under pressure with a pump curve. We have had many visitors ask for pump curves in
calculations and a newsletter about pumps and pump curves.

Thank you for your interest in the LMNO Engineering website http://www.LMNOeng.com

Newsletter written by Ken Edwards, Ph.D., P.E. (Owner/Engineer/Programmer)

You received this free newsletter because you requested it at our website. If you no
longer wish to receive it, send a message stating "Discontinue Newsletter" to LMNO@LMNOeng.com.

(c) 2000 LMNO Engineering, Research, and Software, Ltd.

LMNO Engineering, Research, and Software, Ltd.

The fluid flow calculations website: http://www.LMNOeng.com

7860 Angel Ridge Rd. Athens, OH 45701 USA (740) 592-1890

LMNO@LMNOeng.com

Newsletter. September 26, 2000

EGL and HGL

Two concepts that confound many students of hydraulics are EGL and HGL: Energy grade line
and hydraulic grade line. Simply put, these are plots of total head and hydraulic head
versus location along a pipeline.

Total Head (TH) is the sum of three terms: Elevation head + Pressure head + Velocity head.

Hydraulic Head (HH) is the sum of two terms: Elevation head + Pressure head.

Hydraulic head is also known as Piezometric head.

Head has units of energy per unit weight (i.e. force) of fluid. Since energy has units of
force times length, head is most often presented in units of length (FxL/F=L).

If a pipe flow system has head losses (due to friction between the pipe walls and the
fluid, and due to valves, bends, contractions, expansions etc.), then TH decreases. If a
piping system contains a pump, then TH will increase across the pump. Note that:

TH_{1} + Pump Head = TH_{2} + Losses, so that TH_{2} can be
computed as:

TH_{2} = TH_{1} + Pump Head - Losses

And for Hydraulic Head:

HH_{2} = TH_{2} - Velocity Head at 2 = TH_{1} + Pump Head - Losses
- Velocity Head at 2

where location 1 is upstream of location 2.

More information on the Energy equation can be found at http://www.LMNOeng.com/energy.htm.

Thank you for your interest in the LMNO Engineering website http://www.LMNOeng.com

Newsletter written by Ken Edwards, Ph.D., P.E. (Owner/Engineer/Programmer)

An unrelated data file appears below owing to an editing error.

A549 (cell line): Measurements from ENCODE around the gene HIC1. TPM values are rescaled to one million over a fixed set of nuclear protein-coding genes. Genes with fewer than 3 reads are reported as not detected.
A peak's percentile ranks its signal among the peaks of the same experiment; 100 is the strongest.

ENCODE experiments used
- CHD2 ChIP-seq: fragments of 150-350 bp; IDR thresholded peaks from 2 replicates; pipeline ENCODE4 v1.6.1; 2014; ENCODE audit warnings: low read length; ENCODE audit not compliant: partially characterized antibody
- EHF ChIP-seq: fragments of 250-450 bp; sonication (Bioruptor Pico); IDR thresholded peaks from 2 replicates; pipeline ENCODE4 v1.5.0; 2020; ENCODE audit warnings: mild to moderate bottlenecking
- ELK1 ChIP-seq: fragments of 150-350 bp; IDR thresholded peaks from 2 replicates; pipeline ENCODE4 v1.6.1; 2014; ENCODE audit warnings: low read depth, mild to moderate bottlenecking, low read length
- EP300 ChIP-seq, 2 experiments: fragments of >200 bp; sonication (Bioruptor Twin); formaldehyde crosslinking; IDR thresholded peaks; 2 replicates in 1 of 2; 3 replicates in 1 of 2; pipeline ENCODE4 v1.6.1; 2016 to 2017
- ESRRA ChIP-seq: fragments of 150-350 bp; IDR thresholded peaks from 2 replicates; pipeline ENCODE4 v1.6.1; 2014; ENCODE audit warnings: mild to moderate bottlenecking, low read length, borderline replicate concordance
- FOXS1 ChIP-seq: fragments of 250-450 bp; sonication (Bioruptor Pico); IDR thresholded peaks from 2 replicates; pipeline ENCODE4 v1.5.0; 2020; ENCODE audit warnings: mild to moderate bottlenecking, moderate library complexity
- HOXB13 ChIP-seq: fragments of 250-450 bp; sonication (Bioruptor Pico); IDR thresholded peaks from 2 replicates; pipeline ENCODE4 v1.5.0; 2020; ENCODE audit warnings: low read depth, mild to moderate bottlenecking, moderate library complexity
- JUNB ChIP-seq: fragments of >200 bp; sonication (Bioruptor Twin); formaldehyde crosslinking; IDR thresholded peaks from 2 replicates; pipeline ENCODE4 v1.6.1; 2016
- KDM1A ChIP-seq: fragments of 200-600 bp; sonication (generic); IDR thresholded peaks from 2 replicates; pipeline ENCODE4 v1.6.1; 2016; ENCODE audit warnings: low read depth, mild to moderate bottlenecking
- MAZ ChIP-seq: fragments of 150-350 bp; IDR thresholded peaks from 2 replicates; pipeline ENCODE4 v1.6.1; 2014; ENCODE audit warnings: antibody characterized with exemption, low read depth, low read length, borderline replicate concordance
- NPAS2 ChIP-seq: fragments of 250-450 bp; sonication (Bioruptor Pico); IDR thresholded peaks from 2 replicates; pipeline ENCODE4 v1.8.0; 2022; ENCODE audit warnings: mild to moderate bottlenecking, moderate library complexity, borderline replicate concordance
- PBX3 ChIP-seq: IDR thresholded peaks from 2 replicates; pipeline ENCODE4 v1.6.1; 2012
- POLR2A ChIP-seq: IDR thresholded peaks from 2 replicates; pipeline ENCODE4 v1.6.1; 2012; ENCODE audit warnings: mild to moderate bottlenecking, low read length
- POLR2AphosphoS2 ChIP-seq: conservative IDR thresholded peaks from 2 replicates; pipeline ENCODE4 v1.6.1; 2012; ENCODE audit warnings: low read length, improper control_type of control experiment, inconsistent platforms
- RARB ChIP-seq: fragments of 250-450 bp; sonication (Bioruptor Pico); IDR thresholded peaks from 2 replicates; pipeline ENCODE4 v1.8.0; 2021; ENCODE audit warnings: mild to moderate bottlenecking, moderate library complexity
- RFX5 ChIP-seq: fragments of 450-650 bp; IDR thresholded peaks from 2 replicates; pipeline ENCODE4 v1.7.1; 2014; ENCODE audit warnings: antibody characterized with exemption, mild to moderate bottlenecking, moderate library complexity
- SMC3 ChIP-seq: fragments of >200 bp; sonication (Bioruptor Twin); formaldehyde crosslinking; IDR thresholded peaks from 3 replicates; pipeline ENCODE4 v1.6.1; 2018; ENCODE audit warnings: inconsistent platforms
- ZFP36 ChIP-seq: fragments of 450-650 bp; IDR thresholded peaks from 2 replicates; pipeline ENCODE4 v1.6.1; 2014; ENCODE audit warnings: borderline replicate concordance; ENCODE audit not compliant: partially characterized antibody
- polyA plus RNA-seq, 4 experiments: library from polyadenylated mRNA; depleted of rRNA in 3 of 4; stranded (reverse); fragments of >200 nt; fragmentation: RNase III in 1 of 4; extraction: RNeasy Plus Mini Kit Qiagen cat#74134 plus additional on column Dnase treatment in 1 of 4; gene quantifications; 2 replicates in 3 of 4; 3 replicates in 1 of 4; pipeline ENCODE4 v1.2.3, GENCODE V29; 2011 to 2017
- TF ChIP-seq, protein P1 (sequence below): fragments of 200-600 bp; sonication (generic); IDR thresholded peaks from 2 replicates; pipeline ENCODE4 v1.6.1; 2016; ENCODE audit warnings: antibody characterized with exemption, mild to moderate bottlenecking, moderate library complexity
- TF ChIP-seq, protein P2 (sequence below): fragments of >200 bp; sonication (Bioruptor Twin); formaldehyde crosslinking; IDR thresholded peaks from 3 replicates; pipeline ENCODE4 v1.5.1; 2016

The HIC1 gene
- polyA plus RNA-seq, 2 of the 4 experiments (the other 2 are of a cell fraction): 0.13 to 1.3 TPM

You received this free newsletter because you requested it at our website. If you no
longer wish to receive it, send a message stating "Discontinue Newsletter" to LMNO@LMNOeng.com.

(c) 2000 LMNO Engineering, Research, and Software, Ltd.

LMNO Engineering, Research, and Software, Ltd.

The fluid flow calculations website: http://www.LMNOeng.com

7860 Angel Ridge Rd. Athens, OH 45701 USA (740) 592-1890

LMNO@LMNOeng.com

Newsletter. September 8, 2000

End Depth Method for Flow Measurement in Open Channels

Ever wish you could determine the discharge (Q) of water out of a culvert? Maybe you
thought about using Manning's equation - but you needed to measure the slope and estimate
the Manning coefficient (n). And you realized that a small error in estimating n can give
a large error in Q. Maybe you found Q by measuring the time to fill a 20 liter bucket. For
high flows, the time is too short to measure accurately; and larger buckets get too heavy.

The end depth method doesn't require a slope measurement or an estimation of n. It is
based solely on the water depth (h) and diameter (D) of the culvert. It requires that the
culvert be essentially horizontal and that the water drops off a height greater than h.

We now have end depth calculations for circular culverts, rectangular channels, and
triangular channels that have sudden drop-offs (like a waterfall). The rectangular and
triangular channel calculations are fully functional without paying our registration fee.
You can see the rectangular channel calculation at http://www.LMNOeng.com/Waterfall/waterfall.htm.

Thank you for your interest in the LMNO Engineering website http://www.LMNOeng.com

Newsletter written by Ken Edwards, Ph.D., P.E. (Owner/Engineer/Programmer)

You received this free newsletter because you requested it at our website. If you no
longer wish to receive it, send a message stating "Discontinue Newsletter" to LMNO@LMNOeng.com.

(c) 2000 LMNO Engineering, Research, and Software, Ltd.

LMNO Engineering, Research, and Software, Ltd.

The fluid flow calculations website: http://www.LMNOeng.com

7860 Angel Ridge Rd. Athens, OH 45701 USA (740) 592-1890

LMNO@LMNOeng.com

Newsletter. August 22, 2000

New Calculations

We have had many requests for storage tank volume calculations. We now have a calculation